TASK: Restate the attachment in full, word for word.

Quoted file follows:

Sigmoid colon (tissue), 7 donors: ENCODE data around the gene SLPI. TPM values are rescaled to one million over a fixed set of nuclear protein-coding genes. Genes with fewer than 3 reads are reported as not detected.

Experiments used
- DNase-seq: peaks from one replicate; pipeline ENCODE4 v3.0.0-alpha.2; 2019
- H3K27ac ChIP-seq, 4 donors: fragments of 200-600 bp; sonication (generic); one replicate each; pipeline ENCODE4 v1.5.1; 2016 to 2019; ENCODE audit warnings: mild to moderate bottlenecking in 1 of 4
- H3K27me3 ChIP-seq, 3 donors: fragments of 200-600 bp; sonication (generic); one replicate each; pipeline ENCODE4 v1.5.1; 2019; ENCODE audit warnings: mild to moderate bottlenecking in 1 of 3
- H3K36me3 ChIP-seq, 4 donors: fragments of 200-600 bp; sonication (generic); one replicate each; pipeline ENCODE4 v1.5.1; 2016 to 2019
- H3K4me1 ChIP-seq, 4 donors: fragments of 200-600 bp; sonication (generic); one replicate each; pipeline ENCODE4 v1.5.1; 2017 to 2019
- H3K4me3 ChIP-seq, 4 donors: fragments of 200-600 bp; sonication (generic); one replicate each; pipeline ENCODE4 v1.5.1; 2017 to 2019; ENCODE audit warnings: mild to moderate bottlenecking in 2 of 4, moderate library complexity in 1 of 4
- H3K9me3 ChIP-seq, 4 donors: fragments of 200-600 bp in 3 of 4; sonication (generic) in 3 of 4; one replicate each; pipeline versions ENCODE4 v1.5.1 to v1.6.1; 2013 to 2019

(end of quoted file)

Sigmoid colon (tissue), 7 donors: ENCODE data around the gene SLPI. TPM values are rescaled to one million over a fixed set of nuclear protein-coding genes. Genes with fewer than 3 reads are reported as not detected.

Experiments used
- DNase-seq: peaks from one replicate; pipeline ENCODE4 v3.0.0-alpha.2; 2019
- H3K27ac ChIP-seq, 4 donors: fragments of 200-600 bp; sonication (generic); one replicate each; pipeline ENCODE4 v1.5.1; 2016 to 2019; ENCODE audit warnings: mild to moderate bottlenecking in 1 of 4
- H3K27me3 ChIP-seq, 3 donors: fragments of 200-600 bp; sonication (generic); one replicate each; pipeline ENCODE4 v1.5.1; 2019; ENCODE audit warnings: mild to moderate bottlenecking in 1 of 3
- H3K36me3 ChIP-seq, 4 donors: fragments of 200-600 bp; sonication (generic); one replicate each; pipeline ENCODE4 v1.5.1; 2016 to 2019
- H3K4me1 ChIP-seq, 4 donors: fragments of 200-600 bp; sonication (generic); one replicate each; pipeline ENCODE4 v1.5.1; 2017 to 2019
- H3K4me3 ChIP-seq, 4 donors: fragments of 200-600 bp; sonication (generic); one replicate each; pipeline ENCODE4 v1.5.1; 2017 to 2019; ENCODE audit warnings: mild to moderate bottlenecking in 2 of 4, moderate library complexity in 1 of 4
- H3K9me3 ChIP-seq, 4 donors: fragments of 200-600 bp in 3 of 4; sonication (generic) in 3 of 4; one replicate each; pipeline versions ENCODE4 v1.5.1 to v1.6.1; 2013 to 2019